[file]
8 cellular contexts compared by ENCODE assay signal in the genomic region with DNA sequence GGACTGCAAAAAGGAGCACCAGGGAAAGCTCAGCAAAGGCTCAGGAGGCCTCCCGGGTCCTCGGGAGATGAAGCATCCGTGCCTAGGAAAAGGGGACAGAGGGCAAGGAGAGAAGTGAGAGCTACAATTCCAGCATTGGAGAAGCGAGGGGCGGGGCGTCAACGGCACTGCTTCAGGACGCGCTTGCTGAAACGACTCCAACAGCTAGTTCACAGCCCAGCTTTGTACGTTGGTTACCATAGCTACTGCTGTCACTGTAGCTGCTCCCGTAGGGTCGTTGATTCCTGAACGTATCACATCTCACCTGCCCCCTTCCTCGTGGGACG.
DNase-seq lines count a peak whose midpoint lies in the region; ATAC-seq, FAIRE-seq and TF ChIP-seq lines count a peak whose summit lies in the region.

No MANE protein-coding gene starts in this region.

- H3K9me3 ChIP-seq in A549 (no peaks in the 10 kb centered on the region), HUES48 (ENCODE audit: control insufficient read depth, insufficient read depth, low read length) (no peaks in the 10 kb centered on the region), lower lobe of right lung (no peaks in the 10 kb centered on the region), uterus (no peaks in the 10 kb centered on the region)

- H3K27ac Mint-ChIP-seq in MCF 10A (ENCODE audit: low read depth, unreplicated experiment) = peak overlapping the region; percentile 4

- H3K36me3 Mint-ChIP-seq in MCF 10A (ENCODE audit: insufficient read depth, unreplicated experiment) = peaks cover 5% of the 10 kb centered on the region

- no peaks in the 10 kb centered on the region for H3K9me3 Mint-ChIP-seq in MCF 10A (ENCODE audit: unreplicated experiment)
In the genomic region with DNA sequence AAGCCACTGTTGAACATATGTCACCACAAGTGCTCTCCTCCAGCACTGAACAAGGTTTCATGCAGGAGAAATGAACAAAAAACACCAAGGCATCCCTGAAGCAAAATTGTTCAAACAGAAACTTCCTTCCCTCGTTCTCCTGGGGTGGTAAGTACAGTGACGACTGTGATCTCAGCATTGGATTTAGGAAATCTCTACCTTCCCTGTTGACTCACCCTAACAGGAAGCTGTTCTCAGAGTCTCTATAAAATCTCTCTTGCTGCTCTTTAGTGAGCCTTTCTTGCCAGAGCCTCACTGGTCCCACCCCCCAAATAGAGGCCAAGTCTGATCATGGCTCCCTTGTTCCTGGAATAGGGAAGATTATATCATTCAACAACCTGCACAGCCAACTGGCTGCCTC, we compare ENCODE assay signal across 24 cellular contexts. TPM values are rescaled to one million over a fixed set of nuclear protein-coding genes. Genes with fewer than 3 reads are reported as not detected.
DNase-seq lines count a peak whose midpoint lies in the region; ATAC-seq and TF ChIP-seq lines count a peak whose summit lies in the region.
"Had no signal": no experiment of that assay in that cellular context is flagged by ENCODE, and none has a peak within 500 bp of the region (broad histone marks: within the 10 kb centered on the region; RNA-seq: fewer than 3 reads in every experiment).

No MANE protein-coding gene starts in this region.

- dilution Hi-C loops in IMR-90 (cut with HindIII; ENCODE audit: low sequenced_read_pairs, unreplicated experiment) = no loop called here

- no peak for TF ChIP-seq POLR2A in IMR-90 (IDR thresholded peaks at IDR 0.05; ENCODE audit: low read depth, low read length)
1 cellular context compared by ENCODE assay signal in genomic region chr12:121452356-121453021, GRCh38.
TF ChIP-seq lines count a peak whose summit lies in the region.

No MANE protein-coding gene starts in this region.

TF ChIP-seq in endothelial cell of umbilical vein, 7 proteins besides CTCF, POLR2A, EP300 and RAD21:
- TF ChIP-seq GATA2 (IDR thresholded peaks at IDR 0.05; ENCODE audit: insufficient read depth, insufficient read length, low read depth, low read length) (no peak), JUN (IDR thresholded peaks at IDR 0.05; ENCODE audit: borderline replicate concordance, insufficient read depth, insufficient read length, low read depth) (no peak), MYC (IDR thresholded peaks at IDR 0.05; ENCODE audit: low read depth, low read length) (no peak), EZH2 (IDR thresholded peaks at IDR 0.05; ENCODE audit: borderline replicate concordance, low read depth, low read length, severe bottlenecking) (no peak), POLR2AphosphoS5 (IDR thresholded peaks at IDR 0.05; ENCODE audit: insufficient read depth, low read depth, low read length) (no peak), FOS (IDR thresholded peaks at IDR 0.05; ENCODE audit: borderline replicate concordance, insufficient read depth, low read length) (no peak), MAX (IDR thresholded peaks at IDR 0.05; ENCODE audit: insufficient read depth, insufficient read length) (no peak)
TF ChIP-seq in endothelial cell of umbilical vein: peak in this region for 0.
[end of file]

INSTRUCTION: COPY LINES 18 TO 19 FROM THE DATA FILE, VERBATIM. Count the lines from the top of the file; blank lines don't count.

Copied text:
- TF ChIP-seq GATA2 (IDR thresholded peaks at IDR 0.05; ENCODE audit: insufficient read depth, insufficient read length, low read depth, low read length) (no peak), JUN (IDR thresholded peaks at IDR 0.05; ENCODE audit: borderline replicate concordance, insufficient read depth, insufficient read length, low read depth) (no peak), MYC (IDR thresholded peaks at IDR 0.05; ENCODE audit: low read depth, low read length) (no peak), EZH2 (IDR thresholded peaks at IDR 0.05; ENCODE audit: borderline replicate concordance, low read depth, low read length, severe bottlenecking) (no peak), POLR2AphosphoS5 (IDR thresholded peaks at IDR 0.05; ENCODE audit: insufficient read depth, low read depth, low read length) (no peak), FOS (IDR thresholded peaks at IDR 0.05; ENCODE audit: borderline replicate concordance, insufficient read depth, low read length) (no peak), MAX (IDR thresholded peaks at IDR 0.05; ENCODE audit: insufficient read depth, insufficient read length) (no peak)
TF ChIP-seq in endothelial cell of umbilical vein: peak in this region for 0.